Walter Whiting was to find his fame less enduring than that of Alexander. He was briefly honoured, appointed chaplain to the governor-general, Lord Dalhousie, and transferred to Simla (now Shimla) and Dagshie (now Dagshai), in the cooler hill country of Himachal Pradesh. In 1851, he revisited Britain, moving in for a time (according to the March 30 census) with his brother Frederick, a solicitor, who lived in Trafalgar Square. In August, Whiting was married in a fashionable London church, St James' Paddington, to Mary Elizabeth Harvey of Brighton. Their only child, Henry Harvey Whiting, was born in May 1852. It would not have been surprising if the new Mrs Whiting found the sub-continent hard to endure. At any rate, in 1854 Whiting resigned from the East India Company's service, and returned to England. He arranged to have himself admitted ad eundem at Oxford, suggesting that he intended to reside nearby. There is no suggestion that he established a college identification in Oxford.[11]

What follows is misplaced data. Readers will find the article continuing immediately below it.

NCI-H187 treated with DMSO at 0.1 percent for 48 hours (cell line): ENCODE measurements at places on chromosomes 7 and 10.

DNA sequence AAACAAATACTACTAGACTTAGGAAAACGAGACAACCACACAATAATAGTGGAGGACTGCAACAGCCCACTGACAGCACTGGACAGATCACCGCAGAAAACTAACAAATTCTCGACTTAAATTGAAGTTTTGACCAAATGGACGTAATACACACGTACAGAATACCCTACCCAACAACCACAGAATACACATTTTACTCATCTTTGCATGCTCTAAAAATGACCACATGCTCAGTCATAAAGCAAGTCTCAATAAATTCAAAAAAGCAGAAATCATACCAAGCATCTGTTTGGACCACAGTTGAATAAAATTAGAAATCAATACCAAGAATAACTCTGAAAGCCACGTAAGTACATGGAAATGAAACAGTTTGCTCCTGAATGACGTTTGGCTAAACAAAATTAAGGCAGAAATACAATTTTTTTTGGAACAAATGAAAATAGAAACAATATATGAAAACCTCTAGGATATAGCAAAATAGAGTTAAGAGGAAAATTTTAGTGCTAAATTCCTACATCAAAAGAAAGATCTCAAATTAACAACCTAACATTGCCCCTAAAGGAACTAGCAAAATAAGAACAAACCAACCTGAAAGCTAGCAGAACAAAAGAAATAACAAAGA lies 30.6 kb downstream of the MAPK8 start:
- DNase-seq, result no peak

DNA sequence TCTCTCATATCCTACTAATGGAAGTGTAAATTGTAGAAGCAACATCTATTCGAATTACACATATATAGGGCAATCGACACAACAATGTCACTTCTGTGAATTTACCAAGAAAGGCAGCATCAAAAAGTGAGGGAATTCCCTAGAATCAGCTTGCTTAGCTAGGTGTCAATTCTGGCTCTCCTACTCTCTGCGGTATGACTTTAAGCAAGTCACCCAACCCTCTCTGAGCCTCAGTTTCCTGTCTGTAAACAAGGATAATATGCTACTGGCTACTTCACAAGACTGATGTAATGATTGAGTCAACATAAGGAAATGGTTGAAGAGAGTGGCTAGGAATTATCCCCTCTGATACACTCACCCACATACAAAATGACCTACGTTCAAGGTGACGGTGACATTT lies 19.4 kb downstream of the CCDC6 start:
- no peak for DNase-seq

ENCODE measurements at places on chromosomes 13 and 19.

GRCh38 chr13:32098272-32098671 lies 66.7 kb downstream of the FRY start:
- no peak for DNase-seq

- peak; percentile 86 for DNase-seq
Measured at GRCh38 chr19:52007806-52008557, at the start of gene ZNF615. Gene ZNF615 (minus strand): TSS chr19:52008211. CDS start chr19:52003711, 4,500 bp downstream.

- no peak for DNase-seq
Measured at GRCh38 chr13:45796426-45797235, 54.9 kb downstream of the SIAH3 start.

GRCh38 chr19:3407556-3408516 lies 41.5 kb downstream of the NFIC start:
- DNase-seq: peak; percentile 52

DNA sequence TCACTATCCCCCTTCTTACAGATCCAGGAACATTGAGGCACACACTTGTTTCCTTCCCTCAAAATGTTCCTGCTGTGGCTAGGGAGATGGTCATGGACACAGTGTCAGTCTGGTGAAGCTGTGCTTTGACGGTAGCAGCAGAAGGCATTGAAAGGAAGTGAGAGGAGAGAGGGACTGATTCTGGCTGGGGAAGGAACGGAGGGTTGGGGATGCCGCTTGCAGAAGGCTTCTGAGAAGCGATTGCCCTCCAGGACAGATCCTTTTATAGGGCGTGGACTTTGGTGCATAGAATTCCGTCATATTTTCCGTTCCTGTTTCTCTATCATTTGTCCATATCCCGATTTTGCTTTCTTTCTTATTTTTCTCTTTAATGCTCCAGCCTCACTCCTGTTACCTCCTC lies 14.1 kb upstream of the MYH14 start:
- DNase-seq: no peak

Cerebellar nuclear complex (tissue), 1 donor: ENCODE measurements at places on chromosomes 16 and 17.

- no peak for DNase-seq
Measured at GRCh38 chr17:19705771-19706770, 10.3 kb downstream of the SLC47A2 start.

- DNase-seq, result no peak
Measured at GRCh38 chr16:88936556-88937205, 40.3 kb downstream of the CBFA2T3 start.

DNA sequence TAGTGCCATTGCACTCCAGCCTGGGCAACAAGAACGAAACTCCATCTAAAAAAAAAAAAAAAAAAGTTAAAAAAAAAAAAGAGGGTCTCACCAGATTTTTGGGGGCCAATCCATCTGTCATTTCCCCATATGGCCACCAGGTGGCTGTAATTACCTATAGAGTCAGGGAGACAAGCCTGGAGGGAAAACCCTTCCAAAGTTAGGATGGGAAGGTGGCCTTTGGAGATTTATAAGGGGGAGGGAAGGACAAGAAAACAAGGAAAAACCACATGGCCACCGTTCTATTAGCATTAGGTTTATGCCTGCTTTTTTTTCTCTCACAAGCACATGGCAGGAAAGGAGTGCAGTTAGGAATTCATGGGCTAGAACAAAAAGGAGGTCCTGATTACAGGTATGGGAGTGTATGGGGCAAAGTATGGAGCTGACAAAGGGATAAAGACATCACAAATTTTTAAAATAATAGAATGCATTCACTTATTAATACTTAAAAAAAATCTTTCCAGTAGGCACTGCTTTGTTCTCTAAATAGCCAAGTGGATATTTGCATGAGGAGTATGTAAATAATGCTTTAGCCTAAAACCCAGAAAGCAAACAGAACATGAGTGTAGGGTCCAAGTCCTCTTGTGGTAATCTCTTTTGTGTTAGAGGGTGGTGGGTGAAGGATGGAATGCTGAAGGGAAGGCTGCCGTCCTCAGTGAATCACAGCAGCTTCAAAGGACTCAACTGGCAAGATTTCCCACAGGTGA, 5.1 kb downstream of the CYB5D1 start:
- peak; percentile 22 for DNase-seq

By the early eighteen-sixties, the couple were established in Bristol, where Mary Whiting died in 1862. In 1881, Whiting was living in Gloucester Row, in the smart suburb of Clifton – in an elegant three-storey Georgian terraced house, looking out across the open space of Clifton Down. In 1881, he employed a housekeeper, a cook and two maids, all living-in servants. He seems never to have held any formal position in the Church, and was specifically noted in the 1871 census as a clergyman "Without Cure of Souls". Whiting died there on 5 July 1885, leaving an estate of just under £2,400 – comfortable, if hardly wealthy. It is possible that he had already transferred capital to his son, who was his sole heir. Henry Harvey Whiting had entered Clare College Cambridge in 1871, formally graduating with a Pass degree in 1875. Walter Whiting perhaps steered his son away from Magdalene, which had become a "fast" college, noted for expensive lifestyles. Henry was keen on soldiering even as an undergraduate. The London Gazette reported a temporary commission as a lieutenant "supernumary" in the Middlesex militia in 1873, which was converted to a regular lieutenancy the following year.  He served with the 23rd Regiment (from 1881, the Royal Welch Fusiliers), and was promoted to captain in 1884. In 1885, at the time of his father's death, he was stationed at Fermoy Barracks in County Cork. It is possible that he then retired from the Army to enjoy his inheritance.